Rents Rise at the Fastest Rate for 14 Years

According to the latest official data for July 2022, rents have been growing fastest for 14 years.

The Office for National Statistics (ONS) says year-on-year rents in England increased by 3.4 per cent - a growth rate last seen in November 2008.

Wales lags the English figures, rising 2.5 per cent in the year to August.

At a regional level, the East Midlands posted the most significant annual rental price increase of 4.5%, while London saw the lowest (2.5%) up from 2.1% in July. The figures mark the most substantial annual growth in London since October 2016, but the capital's rent growth is the lowest in English regions.

Pent-up demand from tenants

Despite the rising cost of living, property professionals are optimistic that rents will continue to rise as demand from tenants far exceeds the number of homes available to rent.

International property consultancy Knight Frank observed that more people were taking foreign holidays this year due to the easing of pandemic travel rules. The exodus abroad has seen viewings fall by 16 per cent.

“There is still strong demand in the pipeline and the number of active buyers in the 12 months to August was unchanged from last year,” said a spokesman.

The average UK rent paid by tenants has reached £1,143 a month - a 1.4 per cent rise on last month, says research from tenant referencing agency Homelet. Rents in London are even higher, averaging £1,898 a month - up 1.6 per cent from July.

Rents to keep rising

Excluding London from the figures, UK rents have risen by 7.7 per cent in a year to an average of £961 a month.

HomeLet CEO Andy Halstead said: “Costs of all kinds are rising, directly impacting landlords and their tenants. Factors like increasing mortgage interest rates, changes in taxation, and bills for improvements to meet new government energy efficiency standards are growing pressures on landlords.

“With high demand, tenants’ affordability constraints will start to be stretched. The value letting agents can provide to both tenants and landlords is only increasing in the current market. High-quality tenant checks and relevant insurance have become essential considerations for landlords.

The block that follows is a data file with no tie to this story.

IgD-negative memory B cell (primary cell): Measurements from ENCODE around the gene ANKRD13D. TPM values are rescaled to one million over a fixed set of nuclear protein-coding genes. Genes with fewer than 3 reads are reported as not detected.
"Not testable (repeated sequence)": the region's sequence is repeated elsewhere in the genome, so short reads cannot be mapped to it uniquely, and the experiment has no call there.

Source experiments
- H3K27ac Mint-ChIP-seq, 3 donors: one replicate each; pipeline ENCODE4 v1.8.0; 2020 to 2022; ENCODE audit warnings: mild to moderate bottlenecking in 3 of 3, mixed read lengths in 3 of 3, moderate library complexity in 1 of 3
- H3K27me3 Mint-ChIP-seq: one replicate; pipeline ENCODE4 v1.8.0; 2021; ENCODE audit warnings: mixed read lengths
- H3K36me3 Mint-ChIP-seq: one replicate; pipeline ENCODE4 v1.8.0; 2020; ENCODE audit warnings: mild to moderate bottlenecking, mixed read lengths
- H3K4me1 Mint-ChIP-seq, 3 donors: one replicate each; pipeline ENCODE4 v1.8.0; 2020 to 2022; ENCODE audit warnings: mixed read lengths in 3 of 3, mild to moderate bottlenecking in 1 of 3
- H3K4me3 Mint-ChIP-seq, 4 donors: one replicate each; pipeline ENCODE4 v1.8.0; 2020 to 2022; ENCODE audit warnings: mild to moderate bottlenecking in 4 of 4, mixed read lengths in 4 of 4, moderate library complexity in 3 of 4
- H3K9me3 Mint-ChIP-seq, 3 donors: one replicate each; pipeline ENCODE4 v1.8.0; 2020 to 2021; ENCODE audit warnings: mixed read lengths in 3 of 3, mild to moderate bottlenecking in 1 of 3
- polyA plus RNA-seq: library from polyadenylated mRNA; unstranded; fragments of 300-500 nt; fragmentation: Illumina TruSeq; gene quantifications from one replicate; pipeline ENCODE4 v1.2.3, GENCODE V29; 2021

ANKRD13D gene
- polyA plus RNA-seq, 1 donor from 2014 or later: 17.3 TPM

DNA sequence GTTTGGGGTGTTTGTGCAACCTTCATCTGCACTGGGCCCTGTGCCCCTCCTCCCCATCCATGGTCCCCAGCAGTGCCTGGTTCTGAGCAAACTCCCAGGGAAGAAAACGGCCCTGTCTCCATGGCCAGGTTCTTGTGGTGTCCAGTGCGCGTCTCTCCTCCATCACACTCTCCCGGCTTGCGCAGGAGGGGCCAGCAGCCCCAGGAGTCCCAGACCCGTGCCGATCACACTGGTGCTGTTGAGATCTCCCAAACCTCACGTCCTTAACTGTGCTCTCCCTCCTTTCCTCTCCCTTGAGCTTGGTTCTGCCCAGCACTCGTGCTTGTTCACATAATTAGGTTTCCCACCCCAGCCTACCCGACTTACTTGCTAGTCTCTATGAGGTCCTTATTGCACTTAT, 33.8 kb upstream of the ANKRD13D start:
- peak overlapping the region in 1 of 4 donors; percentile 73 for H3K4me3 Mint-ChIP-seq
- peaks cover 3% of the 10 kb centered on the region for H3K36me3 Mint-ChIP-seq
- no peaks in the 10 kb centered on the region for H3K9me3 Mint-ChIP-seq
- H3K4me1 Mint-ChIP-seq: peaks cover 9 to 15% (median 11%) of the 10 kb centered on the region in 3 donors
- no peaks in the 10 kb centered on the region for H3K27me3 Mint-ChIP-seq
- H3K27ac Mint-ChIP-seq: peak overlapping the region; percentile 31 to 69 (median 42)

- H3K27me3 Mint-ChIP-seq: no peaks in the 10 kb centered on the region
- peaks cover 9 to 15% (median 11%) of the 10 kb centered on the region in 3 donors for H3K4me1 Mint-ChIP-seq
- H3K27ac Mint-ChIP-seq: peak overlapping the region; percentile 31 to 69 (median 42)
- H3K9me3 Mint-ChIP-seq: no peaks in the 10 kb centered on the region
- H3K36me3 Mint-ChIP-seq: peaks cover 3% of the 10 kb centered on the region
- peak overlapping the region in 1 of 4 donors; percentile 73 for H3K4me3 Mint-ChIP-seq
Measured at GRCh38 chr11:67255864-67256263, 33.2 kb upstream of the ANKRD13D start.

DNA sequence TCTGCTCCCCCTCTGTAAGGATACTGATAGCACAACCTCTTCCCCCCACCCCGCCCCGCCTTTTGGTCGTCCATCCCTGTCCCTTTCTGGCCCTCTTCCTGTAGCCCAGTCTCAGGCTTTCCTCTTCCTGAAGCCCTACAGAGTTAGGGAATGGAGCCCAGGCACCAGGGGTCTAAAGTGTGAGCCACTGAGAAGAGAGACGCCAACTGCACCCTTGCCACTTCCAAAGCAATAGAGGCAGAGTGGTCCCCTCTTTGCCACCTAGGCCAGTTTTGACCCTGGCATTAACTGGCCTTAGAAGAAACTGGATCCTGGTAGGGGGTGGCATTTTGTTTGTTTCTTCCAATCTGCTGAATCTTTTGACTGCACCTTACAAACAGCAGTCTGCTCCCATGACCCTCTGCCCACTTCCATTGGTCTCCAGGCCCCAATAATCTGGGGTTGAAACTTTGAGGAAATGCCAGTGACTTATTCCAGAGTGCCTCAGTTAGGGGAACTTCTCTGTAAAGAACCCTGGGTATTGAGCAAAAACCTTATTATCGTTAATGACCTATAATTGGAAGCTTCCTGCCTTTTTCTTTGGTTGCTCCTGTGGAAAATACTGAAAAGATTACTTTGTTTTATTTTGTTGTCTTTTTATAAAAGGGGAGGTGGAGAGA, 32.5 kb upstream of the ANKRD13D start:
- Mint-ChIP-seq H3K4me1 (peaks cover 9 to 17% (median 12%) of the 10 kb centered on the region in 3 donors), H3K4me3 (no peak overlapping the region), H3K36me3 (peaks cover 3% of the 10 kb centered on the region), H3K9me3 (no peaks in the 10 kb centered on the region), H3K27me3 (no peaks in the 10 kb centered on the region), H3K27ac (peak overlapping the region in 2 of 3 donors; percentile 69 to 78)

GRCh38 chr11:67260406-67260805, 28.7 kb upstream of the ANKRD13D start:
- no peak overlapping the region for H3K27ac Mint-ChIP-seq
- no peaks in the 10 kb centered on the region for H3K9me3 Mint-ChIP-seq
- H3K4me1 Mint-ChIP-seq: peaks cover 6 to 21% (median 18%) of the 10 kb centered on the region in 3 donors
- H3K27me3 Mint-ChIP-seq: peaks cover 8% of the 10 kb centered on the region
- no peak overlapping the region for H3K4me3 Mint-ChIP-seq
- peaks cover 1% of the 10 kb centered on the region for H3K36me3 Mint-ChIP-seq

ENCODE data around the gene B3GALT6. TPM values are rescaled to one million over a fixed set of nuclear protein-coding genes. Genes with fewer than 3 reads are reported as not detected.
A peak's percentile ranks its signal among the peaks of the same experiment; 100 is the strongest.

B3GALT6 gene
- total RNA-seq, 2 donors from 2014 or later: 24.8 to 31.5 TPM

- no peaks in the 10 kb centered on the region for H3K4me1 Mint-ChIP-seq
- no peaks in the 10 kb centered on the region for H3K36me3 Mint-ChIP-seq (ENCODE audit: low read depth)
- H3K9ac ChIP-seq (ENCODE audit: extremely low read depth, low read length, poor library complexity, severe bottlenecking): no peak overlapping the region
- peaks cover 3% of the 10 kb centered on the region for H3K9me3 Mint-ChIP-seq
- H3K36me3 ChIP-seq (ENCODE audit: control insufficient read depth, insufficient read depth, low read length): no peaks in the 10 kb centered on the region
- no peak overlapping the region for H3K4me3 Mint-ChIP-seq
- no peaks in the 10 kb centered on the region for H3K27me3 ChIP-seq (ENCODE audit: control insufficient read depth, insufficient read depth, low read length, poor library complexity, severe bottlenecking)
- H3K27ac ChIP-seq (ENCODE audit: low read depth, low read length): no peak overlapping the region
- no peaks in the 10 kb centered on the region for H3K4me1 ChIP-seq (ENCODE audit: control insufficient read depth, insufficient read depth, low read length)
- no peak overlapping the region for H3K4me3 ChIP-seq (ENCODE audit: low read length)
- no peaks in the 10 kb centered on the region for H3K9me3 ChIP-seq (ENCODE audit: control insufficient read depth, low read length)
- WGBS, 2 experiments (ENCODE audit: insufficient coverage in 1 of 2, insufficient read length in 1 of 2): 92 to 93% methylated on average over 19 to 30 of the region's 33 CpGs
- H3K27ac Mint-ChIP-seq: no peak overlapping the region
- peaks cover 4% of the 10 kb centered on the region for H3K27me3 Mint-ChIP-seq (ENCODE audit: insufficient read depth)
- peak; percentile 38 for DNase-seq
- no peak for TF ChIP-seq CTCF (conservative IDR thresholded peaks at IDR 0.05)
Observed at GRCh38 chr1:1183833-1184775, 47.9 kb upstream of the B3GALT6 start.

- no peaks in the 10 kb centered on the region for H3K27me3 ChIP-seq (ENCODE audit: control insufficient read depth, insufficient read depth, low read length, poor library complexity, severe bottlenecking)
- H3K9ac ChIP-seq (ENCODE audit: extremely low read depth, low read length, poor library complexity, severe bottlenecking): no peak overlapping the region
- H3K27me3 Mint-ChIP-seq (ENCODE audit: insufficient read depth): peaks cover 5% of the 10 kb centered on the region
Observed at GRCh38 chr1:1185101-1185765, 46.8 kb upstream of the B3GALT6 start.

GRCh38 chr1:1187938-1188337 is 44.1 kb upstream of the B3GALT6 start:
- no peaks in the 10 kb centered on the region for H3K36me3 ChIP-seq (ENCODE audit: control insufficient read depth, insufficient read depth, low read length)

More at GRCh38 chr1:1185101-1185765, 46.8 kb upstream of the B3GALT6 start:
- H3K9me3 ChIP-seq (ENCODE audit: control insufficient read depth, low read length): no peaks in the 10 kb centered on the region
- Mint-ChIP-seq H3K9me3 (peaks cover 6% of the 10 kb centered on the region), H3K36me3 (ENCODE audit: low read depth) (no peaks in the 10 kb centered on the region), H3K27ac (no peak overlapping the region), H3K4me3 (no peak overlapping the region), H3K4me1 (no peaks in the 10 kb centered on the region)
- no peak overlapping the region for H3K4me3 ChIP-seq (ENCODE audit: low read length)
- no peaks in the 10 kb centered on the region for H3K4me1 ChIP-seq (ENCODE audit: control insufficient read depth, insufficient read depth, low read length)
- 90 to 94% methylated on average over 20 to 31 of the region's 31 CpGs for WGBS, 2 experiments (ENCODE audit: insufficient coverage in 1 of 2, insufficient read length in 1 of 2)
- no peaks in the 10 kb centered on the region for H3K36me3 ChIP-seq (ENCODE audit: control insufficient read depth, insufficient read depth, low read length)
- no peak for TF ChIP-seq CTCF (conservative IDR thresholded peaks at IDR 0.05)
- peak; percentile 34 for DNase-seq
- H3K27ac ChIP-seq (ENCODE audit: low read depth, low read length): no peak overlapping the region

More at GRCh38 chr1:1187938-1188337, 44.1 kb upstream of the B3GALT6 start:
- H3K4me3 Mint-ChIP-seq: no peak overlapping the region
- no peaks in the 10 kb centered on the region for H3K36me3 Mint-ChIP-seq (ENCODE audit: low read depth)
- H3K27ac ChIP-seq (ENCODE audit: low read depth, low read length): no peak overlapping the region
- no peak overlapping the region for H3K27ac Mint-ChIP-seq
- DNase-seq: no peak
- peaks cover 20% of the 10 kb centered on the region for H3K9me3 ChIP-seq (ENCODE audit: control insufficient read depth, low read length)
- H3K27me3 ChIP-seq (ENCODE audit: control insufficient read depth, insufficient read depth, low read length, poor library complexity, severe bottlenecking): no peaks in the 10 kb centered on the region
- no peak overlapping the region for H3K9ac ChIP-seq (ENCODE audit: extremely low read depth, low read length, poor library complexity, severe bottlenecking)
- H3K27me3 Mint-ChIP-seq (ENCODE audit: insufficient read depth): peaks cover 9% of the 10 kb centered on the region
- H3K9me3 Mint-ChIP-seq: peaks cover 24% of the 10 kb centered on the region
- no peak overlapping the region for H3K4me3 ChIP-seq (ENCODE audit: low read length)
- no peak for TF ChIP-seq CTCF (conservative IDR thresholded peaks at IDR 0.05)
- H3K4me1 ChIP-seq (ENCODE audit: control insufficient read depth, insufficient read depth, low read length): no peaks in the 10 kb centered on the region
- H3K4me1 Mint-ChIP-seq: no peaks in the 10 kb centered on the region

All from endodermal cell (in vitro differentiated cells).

“We expect rental prices for new tenancies will continue to increase. It’s a challenging position for both landlords and tenants. Whilst landlords’ cost bases are being squeezed, tenants’ living costs are only getting worse.”

Meanwhile, property portal Zoopla reckons a trend of tenants downsizing homes to save living costs is on the way.

Richard Donnell, the portal’s executive director, said: “Rents have surged ahead over the last year, but there are signs that the pace of growth is peaking and set to slow into 2023. Renters are responding and looking for smaller, better value for money homes to rent with an eye on energy costs as much as rental levels.”

How rents have changed where you are

RegionAug-22Aug-21Annual ChangeJul-22Monthly Change
Northern Ireland£795£70412.90%£7762.40%
Greater London£1,898£1,71310.80%£1,8681.60%
North West£901£8209.90%£8901.20%
South East£1,224£1,1328.10%£1,2051.60%
Yorkshire & Humberside£778£7247.50%£7781.20%
West Midlands£846£7907.10%£8461.30%
East of England£1,091£1,0216.90%£1,0910.90%
South West£1,073£1,0066.70%£1,0731.10%
East Midlands£789£7426.30%£7891.00%
North East£595£5724.00%£5910.70%
UK excluding London£961£8927.70%£9481.40%

Source: HomeLet

Guild of Landlords Rent Digest – FAQ

For landlords confused by the stats and what they mean, here are answers to the most asked questions about rents.

Why do the rent indices show different results?

Check the data carefully. Other indices cover different periods, and the samples vary between reports.

The ONS has the most extensive sample, so the most reliable figures should return, but the time to collect and analyse the statistics often means the ONS data lags behind the rest of the sector.

ARLA derives insights from letting agents and provides what's known in the trade as a sentiment survey rather than factual data.

 Homelet statistics come from customer data, which may not fully reflect the market.

Should landlords raise rents in line with the stats?

That's a business decision for landlords. The rent statistics indicate how the market moves but do not reflect demand from tenants and property standards in local neighbourhoods.

Don't forget that the data is historical, showing what's happened rather than what will happen.

Which rent index is the best?

That's up to individual landlords. For instance, one index with a solid customer base in the same area as a landlord's portfolio may align more closely with market rents for that neighbourhood.

Average data is not good if you don't have an average home, and median rents will cover everything from a room in a shared house to a four-bedroom home.

Extra research with local letting agents is likely to indicate better where a landlord should pitch a competitive rent and stop them from underselling.

How has coronavirus disrupted the statistics?

Although several letting agents and property organisations publish regular rent statistics, many have been affected by the coronavirus lockdown that has their reports suspended or delayed.

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